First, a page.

The stock markets can be quite courteous, they give us little love taps so that we can somewhat test out our tolerance for taking one in the gut.
What about your geographic continental shift?
In the above Balanced Portfolio test period the stock assets would have shifted as well to 33.6%, US, 20.5% Canada and 17.3% International (EAFE Index). That also may be of little concern. As Dan Bortolotti pointed out in his post on the fine art of rebalancing from 1980 to 2019 the returns of a US/Canada/International portfolio are identical for a rebalanced portfolio and a portfolio that was not rebalanced at all.
We do not have to get too uptight about continental drift with respect to our portfolios. I do not think that rebalancing has to be too much of a fine art. We might ‘let it go’ more often than not. Of course the main consideration is your risk tolerance level. Bad things happen when we invest outside our comfort zone. Mike Tyson puts you on the mat.
I think that even if you hold a portfolio of high quality individual stocks, you can mostly let it go. Let your winners run. It’s those winners that will potentially more than make up for the stock losers in your portfolio. And of course your dispersion will be much greater with individual stocks. I would not make the effort (and create the fees and taxes in a taxable account) to keep things in balance. Does it matter if a few stocks are at 12% of your total portfolio while others are at 3-4%? I’ll be back with an article on stock portfolio rebalancing in the near future.
You can rebalance on the fly.
And here’s an opportunity that greatly reduces the need to sell one stock or bond asset to move the monies to another asset. You can add new monies and any portfolio income to the asset that is out of favour and down in price. Depending on your portfolio value, rebalancing on the fly might be able to keep your portfolio more closely aligned and in balance.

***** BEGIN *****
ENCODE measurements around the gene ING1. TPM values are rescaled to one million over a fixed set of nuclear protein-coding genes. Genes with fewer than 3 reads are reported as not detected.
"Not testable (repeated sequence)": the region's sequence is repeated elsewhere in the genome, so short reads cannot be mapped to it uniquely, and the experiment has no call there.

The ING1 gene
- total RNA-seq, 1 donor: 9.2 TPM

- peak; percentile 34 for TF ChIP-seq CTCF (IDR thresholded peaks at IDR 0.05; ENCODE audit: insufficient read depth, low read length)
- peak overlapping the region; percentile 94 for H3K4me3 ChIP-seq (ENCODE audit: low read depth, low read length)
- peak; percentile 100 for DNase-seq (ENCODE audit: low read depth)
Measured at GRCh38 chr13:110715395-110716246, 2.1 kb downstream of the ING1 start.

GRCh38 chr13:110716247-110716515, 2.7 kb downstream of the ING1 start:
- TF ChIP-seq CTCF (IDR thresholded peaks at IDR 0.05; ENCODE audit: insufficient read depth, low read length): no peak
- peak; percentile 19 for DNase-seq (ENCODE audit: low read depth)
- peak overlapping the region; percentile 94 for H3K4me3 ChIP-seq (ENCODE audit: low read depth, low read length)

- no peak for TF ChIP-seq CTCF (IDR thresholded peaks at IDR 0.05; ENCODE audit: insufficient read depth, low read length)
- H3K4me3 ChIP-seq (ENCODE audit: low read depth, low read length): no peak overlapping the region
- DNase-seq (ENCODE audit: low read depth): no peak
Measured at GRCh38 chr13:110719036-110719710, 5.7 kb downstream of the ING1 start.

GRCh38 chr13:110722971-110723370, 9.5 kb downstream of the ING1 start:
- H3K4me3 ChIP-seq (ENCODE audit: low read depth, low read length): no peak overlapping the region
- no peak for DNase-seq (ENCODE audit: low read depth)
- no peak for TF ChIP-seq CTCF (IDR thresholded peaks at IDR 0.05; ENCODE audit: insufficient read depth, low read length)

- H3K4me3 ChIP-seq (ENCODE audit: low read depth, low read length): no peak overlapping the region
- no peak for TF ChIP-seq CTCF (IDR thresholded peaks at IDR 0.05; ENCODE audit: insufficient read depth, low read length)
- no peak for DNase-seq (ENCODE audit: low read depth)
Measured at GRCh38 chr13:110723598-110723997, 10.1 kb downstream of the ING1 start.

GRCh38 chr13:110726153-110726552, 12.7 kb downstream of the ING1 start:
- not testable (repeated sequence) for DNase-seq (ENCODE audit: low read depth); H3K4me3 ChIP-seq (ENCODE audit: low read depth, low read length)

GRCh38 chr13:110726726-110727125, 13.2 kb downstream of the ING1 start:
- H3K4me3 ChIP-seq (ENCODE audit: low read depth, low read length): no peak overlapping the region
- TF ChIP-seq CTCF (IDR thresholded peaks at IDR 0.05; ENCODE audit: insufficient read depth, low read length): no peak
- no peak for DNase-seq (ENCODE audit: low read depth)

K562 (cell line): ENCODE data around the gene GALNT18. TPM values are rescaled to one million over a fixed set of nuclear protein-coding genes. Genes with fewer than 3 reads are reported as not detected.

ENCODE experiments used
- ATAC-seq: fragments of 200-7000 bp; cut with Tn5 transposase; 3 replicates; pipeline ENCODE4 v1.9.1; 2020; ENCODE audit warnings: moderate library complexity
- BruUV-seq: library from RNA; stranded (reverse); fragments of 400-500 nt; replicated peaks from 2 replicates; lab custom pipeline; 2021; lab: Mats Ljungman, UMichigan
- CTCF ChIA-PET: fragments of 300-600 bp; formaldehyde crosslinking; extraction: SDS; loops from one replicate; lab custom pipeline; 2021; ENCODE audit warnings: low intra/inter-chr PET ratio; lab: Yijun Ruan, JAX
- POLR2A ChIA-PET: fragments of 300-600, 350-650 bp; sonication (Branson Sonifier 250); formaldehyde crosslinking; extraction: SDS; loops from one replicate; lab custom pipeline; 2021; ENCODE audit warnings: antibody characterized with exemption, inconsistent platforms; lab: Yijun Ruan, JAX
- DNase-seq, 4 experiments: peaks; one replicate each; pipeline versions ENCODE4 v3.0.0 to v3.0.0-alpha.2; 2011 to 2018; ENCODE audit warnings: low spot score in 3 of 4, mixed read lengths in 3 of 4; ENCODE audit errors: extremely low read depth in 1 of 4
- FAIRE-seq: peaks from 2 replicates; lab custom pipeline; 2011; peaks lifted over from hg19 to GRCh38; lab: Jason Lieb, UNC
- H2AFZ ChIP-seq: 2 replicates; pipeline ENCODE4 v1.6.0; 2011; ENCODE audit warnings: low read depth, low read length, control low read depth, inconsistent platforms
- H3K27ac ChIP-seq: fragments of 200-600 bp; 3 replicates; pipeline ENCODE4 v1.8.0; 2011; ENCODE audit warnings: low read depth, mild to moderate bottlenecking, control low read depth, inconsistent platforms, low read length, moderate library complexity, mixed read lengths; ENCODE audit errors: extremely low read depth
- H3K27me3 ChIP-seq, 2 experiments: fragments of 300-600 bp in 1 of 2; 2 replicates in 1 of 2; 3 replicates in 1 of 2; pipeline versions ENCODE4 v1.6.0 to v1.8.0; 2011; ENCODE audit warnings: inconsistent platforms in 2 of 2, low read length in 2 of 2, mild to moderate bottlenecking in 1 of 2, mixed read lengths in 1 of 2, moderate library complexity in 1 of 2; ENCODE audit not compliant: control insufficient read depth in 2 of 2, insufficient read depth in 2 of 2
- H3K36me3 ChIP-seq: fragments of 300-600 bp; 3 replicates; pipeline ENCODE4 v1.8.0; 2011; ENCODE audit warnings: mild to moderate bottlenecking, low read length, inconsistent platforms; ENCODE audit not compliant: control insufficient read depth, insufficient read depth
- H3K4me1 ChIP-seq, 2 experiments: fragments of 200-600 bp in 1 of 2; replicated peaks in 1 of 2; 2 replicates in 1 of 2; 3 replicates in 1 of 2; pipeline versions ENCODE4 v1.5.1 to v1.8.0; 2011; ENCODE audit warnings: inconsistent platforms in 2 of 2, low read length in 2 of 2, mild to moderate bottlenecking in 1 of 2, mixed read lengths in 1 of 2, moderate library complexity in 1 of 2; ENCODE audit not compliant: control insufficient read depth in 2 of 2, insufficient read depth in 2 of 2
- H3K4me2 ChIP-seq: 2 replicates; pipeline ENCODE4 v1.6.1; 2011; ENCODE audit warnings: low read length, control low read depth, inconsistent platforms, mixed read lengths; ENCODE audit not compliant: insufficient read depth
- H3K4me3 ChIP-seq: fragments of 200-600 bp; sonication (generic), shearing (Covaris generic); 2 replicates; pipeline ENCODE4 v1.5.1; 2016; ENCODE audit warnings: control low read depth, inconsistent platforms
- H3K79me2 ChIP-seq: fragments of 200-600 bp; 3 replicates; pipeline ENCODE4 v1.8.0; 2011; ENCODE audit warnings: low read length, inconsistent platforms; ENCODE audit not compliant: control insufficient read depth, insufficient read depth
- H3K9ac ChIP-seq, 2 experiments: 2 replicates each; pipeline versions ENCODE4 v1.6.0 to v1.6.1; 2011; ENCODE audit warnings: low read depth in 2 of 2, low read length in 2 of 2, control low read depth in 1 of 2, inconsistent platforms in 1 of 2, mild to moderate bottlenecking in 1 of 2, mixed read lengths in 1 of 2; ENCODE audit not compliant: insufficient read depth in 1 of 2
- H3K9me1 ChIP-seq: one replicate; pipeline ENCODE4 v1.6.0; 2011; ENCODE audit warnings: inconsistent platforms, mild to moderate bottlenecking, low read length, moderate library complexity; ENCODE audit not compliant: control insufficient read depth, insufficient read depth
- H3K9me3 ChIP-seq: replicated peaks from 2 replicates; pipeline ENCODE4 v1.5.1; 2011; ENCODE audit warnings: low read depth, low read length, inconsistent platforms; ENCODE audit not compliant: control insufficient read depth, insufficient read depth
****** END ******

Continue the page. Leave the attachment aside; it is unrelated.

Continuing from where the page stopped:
Net, net, as you can likely tell, I am not a big fan of paying too much attention to modest portfolio shifts. You can be more passive than many would suggest or write.
If you think there is value in active asset allocation and you want a managed portfolio you might embrace BMO SmartFolio or sign up with ModernAdvisor.
Other weekend reads.
I”m a lazy investor and a lazy weekend reads guy, so I’ll let Mark Seed do most of the heaving lifting with the this post on myownadvisor. Thanks Mark to the link to my article that suggests investors should protect their portfolio assets long before retirement.
On Seeking Alpha I followed up with a look at the Canadian banks and their recent performance and earnings updates.
Here’s a great post on FindependenceHub The Hard Truth About The FIRE Movement. Of course FIRE represents Financial Independence Retire Early. It’s likely not as easy as many may think, and the risks are great. Thanks to Maria Weyman of creditcardgenius for that article.
From Mike TheDividendGuy do we really need International stocks? If the answer is no, that might simplify that rebalancing question even further.
On that I might send you back to my post on Who Is The Most Cost Effective Robo Advisor in Canada?
With more on those nasty fees please have a watch of this Preet Banerjee video.
Thanks for reading. Have a great weekend.